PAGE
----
Definition and Overview
A urinary tract infection is an infection that attacks the bladder and, if left untreated, can also attack the kidneys. Most cases of urinary tract infections only affect the bladder; these are not serious but need to be treated immediately to keep them from spreading to the kidneys. Once kidney infection sets in, however, it can cause permanent damage.
The primary cause of infections in the urinary tract is germs that enter the urinary tract, which is the system that produces urine and removes it from your body. The urinary tract plays a very important role in cleansing the body of unnecessary wastes. However, the system, which includes the kidneys, the bladder, and the tubes connecting them, is vulnerable to germs that may enter it through the urethra, the tube where urine goes through on its way out of the body.
Due to their shorter urethra, women are more susceptible to bladder infections compared to men; this makes it easy for germs, which live in the large intestine, to move towards the bladders. A woman who has had an infection in the urinary tract has a greater chance of getting it again. One way of spreading the germs toward the urethra is through sexual intercourse.
There are certain risk factors that increase a person’s vulnerability to urinary tract infections. These include:
Urinary tract infections often cause several obvious symptoms, making them easy to detect and diagnose. These symptoms include:
- Painful urination
- A burning sensation during urination
- Urinating often but with very little urine coming out each time
- Pain in the lower abdomen
- Cloudy, pinkish, or red urine
- Back pain under the ribs (in the general location of the kidneys)
However, there are some cases of asymptomatic bacteriuria. This is when a person has bacteria in his urinary tract, but it is not causing any symptoms. This condition usually passes without causing any trouble, but may also escalate into a bladder infection in some cases.
Who to See and Types of Treatments Available
If you experience any of the above symptoms, you should consult your doctor right away to get prompt treatment. When caught early, the infection can be easily treated without any complications.
Your general physician, general practitioner, family medicine doctor, internist, or primary health care provider help diagnose the condition and prescribe treatment. They can also help distinguish between urinary tract infection and other health problems that cause similar symptoms such as irritable bladder or vaginal infections.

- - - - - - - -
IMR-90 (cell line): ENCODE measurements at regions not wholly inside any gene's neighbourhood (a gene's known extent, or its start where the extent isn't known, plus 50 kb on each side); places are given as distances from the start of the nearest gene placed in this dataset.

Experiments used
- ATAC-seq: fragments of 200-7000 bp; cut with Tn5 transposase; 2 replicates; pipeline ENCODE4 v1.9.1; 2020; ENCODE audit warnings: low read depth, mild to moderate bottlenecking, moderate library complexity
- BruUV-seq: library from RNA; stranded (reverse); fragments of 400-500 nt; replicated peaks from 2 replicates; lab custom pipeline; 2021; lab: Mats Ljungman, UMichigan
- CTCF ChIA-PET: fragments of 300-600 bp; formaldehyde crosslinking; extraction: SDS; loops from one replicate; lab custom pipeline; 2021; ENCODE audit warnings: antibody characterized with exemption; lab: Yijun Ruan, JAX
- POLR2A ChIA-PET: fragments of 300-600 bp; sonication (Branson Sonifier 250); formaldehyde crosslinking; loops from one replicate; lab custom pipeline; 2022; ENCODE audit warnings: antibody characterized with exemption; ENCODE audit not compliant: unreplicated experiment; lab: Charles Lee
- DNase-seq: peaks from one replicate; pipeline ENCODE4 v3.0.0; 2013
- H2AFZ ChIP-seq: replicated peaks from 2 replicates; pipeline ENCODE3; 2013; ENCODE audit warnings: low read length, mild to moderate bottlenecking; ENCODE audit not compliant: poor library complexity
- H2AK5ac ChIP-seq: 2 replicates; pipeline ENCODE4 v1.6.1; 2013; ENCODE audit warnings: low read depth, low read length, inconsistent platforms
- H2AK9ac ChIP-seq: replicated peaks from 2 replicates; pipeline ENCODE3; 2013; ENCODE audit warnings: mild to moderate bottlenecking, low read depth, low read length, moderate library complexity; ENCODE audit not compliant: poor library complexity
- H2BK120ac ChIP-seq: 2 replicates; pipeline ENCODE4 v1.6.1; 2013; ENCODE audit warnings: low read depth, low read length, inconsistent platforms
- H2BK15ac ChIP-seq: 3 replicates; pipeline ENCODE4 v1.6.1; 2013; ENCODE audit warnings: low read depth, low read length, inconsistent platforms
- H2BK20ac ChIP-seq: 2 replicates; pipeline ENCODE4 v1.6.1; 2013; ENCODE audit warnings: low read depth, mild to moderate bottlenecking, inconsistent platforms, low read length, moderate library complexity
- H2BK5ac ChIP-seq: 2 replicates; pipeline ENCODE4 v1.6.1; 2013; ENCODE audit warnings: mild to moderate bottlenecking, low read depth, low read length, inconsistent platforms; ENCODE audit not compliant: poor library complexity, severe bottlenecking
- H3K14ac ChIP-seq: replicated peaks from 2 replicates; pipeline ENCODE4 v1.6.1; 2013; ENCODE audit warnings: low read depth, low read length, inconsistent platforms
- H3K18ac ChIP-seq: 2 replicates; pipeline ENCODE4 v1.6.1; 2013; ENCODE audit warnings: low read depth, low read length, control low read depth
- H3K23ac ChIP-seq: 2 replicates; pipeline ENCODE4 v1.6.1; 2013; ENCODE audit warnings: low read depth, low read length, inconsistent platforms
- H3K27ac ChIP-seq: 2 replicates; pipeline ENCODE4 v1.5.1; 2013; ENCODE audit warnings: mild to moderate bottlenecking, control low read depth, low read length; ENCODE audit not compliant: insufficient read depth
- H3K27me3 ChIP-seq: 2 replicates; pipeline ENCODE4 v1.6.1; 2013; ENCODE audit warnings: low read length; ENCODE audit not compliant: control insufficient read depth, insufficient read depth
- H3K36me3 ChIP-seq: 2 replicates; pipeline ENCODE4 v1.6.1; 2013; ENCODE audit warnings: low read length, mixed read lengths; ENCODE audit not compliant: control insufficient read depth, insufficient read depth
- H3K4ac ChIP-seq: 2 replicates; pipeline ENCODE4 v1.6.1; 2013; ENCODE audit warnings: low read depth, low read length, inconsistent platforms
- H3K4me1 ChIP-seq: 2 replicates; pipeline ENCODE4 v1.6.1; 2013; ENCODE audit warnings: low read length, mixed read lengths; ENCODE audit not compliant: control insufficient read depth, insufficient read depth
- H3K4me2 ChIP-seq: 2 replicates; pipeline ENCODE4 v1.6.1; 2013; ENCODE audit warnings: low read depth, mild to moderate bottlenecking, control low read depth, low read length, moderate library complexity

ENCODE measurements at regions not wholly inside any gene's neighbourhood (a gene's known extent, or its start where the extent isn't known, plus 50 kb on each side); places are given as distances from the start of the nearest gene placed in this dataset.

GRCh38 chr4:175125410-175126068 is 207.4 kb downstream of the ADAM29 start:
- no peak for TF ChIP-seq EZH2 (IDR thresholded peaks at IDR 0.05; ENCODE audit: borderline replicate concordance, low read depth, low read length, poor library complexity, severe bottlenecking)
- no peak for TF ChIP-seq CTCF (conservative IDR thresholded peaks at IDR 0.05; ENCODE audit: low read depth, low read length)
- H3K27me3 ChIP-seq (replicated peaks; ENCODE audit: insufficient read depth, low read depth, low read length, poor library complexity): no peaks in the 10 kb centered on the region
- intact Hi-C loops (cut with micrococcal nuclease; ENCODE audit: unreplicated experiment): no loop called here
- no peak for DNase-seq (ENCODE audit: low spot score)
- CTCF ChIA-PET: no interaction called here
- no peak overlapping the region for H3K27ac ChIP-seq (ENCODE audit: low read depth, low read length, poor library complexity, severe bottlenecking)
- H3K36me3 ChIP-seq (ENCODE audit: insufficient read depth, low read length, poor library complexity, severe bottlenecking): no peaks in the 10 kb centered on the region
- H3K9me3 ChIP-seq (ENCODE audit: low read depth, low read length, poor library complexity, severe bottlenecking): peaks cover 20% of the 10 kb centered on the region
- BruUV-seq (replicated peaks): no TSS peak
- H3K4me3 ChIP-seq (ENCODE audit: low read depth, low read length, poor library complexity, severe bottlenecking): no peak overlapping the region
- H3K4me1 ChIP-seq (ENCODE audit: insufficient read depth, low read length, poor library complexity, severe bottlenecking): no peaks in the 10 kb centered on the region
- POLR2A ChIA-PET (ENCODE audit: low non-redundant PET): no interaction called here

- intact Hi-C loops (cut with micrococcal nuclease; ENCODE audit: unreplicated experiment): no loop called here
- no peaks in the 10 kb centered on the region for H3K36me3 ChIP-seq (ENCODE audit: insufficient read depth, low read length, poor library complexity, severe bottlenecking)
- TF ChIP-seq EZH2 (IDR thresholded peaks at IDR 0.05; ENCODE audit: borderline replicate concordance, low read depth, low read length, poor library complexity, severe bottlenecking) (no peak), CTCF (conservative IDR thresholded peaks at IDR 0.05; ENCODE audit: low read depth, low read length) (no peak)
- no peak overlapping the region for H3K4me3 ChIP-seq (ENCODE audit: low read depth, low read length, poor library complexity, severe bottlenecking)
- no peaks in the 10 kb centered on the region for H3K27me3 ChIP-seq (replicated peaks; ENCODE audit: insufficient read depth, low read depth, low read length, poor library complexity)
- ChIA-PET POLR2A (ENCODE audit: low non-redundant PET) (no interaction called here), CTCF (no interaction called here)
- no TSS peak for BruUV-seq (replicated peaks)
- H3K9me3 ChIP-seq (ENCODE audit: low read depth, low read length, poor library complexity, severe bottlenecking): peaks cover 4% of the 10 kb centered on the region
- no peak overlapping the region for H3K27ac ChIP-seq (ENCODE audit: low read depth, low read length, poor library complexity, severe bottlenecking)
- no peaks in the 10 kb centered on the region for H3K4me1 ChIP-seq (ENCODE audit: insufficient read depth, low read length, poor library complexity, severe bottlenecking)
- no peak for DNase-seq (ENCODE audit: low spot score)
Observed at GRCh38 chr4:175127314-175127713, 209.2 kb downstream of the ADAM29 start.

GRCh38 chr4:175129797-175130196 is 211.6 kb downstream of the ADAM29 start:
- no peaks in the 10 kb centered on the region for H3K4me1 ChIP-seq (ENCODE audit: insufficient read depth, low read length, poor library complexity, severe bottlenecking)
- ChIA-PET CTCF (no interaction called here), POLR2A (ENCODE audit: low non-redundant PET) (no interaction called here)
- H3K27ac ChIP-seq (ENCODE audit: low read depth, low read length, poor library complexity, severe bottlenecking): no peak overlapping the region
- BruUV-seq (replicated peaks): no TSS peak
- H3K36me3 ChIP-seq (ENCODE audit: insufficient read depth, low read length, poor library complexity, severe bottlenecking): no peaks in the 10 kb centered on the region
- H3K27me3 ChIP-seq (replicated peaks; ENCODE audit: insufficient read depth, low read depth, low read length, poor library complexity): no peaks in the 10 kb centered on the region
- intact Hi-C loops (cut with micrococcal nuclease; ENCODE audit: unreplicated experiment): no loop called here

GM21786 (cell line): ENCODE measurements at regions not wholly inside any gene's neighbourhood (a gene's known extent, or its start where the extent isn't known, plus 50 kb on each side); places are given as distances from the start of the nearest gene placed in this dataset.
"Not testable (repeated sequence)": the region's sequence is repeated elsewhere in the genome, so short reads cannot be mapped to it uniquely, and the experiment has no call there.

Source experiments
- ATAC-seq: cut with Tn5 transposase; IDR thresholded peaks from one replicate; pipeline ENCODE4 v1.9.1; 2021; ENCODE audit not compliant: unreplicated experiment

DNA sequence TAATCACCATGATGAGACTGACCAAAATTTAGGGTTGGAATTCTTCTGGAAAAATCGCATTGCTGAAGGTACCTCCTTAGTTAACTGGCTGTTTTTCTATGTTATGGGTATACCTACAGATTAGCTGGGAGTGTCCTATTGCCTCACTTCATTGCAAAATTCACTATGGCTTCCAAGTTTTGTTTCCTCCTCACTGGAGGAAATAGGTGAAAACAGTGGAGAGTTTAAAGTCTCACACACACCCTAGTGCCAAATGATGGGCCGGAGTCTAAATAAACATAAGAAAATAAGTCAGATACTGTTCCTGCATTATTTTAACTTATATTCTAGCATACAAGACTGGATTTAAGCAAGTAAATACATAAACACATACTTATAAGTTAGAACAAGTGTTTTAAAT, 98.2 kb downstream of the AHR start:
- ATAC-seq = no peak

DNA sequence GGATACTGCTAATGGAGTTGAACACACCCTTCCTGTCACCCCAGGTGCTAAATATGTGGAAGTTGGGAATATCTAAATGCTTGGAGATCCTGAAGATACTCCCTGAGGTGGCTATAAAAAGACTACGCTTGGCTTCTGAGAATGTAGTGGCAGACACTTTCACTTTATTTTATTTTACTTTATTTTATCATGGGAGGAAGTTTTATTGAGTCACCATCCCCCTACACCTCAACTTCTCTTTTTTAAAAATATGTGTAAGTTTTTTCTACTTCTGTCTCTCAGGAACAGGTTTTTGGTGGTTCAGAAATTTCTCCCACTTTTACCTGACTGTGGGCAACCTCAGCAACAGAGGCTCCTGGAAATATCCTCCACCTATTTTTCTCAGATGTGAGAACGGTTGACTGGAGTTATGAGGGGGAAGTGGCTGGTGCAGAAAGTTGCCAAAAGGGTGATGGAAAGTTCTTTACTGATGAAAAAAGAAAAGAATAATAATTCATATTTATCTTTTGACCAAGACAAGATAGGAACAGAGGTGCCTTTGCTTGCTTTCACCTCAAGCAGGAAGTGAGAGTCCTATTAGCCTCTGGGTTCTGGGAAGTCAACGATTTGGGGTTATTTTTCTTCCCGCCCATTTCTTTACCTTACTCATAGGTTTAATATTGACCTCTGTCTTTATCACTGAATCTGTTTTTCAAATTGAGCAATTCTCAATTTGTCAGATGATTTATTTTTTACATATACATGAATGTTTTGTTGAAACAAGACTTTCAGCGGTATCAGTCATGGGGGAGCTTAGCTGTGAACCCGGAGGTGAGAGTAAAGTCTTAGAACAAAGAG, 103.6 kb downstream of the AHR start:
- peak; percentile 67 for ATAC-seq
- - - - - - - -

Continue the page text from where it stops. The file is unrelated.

To diagnose UTIs, patients are asked to provide a urine sample for laboratory testing. The urine test will determine whether a person has the bacteria that cause UTI in this system.
The primary treatment option for urinary tract infections is a course of antibiotics that will kill the bacteria. However, it is important that the patient complete the entire prescribed cycle of medication, even in spite of improving condition. This is to make sure the bacteria is killed off completely and that it does not develop a resistance to the antibiotics. On top of antibiotics, doctors may also prescribe pain medications especially if the pain is severe.
However, before prescribing antibiotics, some doctors may recommend a period of watchful waiting, during which you may use some home treatment techniques to clear out the infection from the body. These include:
- Drinking plenty of water or cranberry juice
- Urinating more often
- Emptying the bladder every time you urinate
Women are also advised to wear loose and comfy clothes instead of tight jeans that trap moisture and create an environment where bacteria can easily thrive. It is also important to wipe the genital area dry.
These home treatment tips can help clear out the infection in a couple of days, especially if symptoms are still very mild. However, if your condition does not improve after two days, it is imperative that you seek medical care immediately.
When Should You See A Urologist
See a urologist right away if you experience any of the above symptoms and you are diabetic, has a history of kidney problems, has a weakened immune system, sees blood or pus in your urine, is older than 65 years of age, or if you are pregnant. If you are taking medications, you will likely feel better after a couple of days. If the condition does not improve or seems to get even worse, your doctor may prescribe a different medication for your urinary tract infection.
It is also crucial to consult a specialist if you experience repeated UTIs as this may indicate an underlying condition such as epididymitis or prostatitis. These may require consistent long-term treatment, such as taking a dose of antibiotics after having sexual intercourse, taking the antibiotics every time the symptoms arise, and lowering the prescribed dose, but extending the medication period.
- American Urological Association: “What is Urology?”
- The Journal of Urology, the Official Journal of the American Urological Association
- Fihn S., New England Journal of Medicine
- National Institute of Digestive and Kidney Diseases: “Urinary Tract Infections in Adults.”
- American Urological Association: “Urinary Tract Infections in Adults”